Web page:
Malaysia is probably not the first country you think of when it comes to human rights violations. When Najib Razak became PM in 2009 there was hope of a democratic transition. The list of promises and good intentions was long: elimination of ethnic preferences, reduction in police powers and the promotion of free and democratic elections. In reality he did just the opposite, as the crackdown on political opponents and their persecution testifies.
Anwar Ibrahim is the leading opposition figure and has been imprisoned on preposterous charges brought under the sedition law with the justification that he is a threat to national security. Even the wearing of yellow t-shirts as a sign of opposition is prosecuted. Also, the social democratic PM of Penang has been prosecuted on mysterious charges, probably because he is successfully running the region and the island in a democratic way and sharing economic prosperity.
The European Parliament adopted a motion in relation to the Anwar case - with request for inclusion in the agenda for a debate on cases of breaches of human rights, democracy and the rule of law pursuant to Rule 135 of the Rules of Procedure on Malaysia - in December last year as it is not only about the prosecution of political opponents, it is also, like Razak as PM, paving the way for Islamists, many of whom have left the country, not for opposition, but as foreign fighters in Syria.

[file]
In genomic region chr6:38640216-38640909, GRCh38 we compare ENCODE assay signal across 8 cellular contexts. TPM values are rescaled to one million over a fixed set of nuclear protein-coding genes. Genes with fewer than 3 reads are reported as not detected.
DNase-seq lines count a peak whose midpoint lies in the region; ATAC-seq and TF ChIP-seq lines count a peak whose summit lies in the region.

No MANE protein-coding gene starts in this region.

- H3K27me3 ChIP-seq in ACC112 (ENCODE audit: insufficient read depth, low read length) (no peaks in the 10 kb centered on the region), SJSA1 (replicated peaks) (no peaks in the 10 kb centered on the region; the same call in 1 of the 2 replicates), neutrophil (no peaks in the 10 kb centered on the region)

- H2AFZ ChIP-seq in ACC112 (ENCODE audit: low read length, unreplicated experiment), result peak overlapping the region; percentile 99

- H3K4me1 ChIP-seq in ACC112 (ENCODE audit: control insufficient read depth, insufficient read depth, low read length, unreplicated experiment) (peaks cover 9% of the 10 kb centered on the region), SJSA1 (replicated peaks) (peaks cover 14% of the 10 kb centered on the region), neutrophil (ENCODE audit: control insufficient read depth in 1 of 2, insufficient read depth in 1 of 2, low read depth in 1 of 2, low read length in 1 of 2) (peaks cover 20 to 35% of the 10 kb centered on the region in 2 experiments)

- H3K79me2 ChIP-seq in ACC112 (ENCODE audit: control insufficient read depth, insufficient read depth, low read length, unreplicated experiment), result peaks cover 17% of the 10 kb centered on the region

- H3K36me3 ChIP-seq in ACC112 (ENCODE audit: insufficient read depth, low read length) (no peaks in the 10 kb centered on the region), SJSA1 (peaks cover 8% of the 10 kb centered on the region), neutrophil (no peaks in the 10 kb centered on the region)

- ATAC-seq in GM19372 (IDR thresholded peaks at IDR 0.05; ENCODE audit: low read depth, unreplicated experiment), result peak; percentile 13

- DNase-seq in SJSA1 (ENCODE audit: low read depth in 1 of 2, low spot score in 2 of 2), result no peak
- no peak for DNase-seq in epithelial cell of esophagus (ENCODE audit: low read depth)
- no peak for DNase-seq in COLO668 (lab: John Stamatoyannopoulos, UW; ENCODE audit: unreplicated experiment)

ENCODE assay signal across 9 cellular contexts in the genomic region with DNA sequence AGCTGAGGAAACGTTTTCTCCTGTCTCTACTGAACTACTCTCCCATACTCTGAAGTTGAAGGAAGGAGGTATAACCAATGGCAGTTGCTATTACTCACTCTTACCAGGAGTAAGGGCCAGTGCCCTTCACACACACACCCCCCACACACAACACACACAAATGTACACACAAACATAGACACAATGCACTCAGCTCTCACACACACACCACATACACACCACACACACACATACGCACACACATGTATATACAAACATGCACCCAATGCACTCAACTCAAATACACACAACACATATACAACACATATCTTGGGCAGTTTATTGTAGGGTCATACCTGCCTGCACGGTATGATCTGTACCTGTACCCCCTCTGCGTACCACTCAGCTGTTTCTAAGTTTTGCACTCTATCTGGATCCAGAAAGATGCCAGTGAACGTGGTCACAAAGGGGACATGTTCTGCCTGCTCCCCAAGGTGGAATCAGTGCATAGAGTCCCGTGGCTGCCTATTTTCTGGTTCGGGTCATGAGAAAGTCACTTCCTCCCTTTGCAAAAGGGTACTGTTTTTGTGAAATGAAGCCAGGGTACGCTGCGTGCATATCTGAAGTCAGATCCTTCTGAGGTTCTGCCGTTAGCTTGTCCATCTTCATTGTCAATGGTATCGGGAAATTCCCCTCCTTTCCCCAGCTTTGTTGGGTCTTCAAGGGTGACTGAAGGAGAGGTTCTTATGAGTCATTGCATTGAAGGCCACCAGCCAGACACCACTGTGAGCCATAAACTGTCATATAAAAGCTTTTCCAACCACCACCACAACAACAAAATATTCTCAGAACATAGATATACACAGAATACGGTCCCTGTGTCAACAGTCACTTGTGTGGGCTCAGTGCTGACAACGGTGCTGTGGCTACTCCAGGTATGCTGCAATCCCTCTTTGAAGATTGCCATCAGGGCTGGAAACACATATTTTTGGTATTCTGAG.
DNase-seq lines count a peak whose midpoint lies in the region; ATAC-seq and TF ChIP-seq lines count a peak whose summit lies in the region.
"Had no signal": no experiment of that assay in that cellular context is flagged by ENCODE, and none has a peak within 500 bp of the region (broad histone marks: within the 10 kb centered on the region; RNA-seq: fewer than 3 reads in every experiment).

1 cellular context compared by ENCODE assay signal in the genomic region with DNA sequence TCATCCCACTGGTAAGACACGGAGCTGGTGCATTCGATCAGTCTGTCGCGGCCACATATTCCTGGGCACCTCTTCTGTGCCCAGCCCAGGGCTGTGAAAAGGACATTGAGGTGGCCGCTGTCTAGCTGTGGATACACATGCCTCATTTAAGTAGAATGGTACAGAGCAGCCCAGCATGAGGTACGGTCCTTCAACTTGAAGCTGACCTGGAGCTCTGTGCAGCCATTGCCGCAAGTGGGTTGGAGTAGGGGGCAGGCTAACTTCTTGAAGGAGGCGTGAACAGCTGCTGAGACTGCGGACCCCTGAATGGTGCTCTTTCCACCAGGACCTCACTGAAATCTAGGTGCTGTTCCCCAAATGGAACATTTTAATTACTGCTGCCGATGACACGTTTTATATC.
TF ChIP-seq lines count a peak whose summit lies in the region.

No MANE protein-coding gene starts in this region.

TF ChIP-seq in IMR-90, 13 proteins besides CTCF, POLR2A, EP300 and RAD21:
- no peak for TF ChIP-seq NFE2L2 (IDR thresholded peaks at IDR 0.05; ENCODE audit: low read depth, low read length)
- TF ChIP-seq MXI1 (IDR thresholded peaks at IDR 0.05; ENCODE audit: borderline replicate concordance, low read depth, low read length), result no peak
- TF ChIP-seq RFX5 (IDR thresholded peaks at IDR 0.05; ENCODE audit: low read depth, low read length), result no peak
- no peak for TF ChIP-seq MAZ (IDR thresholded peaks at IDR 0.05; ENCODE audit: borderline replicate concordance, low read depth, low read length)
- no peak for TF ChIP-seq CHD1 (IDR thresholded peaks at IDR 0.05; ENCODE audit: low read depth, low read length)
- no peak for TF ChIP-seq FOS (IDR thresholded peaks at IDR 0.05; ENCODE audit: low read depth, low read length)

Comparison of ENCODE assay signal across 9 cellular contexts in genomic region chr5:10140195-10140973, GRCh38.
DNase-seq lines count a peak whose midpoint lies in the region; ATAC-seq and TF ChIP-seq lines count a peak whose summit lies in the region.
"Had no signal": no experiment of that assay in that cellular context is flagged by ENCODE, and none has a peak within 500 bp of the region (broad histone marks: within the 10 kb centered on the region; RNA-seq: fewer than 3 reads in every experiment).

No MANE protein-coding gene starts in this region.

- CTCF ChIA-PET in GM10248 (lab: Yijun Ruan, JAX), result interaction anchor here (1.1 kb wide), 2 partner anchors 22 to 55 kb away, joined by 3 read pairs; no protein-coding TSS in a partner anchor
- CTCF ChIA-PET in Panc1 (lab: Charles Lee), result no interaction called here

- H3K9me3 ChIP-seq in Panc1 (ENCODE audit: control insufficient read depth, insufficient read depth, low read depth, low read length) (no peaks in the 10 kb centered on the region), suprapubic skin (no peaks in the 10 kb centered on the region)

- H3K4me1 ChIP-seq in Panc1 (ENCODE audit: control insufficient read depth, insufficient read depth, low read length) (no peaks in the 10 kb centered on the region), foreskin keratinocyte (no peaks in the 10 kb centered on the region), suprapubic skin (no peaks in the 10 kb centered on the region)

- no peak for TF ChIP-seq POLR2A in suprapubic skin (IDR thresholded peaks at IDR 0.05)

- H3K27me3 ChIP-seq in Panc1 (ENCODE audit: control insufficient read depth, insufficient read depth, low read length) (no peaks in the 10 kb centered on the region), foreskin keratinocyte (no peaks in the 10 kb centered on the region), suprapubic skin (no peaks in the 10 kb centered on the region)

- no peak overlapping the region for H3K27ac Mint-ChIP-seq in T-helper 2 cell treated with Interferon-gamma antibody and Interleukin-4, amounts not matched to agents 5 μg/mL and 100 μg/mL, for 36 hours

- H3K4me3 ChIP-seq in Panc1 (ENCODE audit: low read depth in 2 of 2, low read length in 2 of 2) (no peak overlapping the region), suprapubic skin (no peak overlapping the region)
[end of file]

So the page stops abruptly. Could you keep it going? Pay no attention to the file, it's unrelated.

The international community should be alerted to these developments in the region and at the very least the corruption of Malaysia’s PM should be brought to the headlines. All those of us who stand for the defence and indivisibility of human rights are alert to the situation and are trying to get a better focus on Malaysia. Anwar is certainly amongst those who deserve one of the Silver Rose Awards that SOLIDAR delivers every year in the European Parliament, but it is more important to report on the developments in the country itself and to show the ruling party and its PM that prisoners are in the spotlight even if they are in the shadow of a dirty and shady prison.
Malaysia is an important trading partner and trading spot for the European Union. Again the question is about preference: free trade or human rights instead of free trade only if human rights are respected. Human Rights are indivisible, and as the Human Rights Declaration says: dignity and rights belong together!
Join us at this year’s Silver Rose Award ceremony to continue spreading the message and support the campaign to free Anwar Ibrahim – citizen of Malaysia!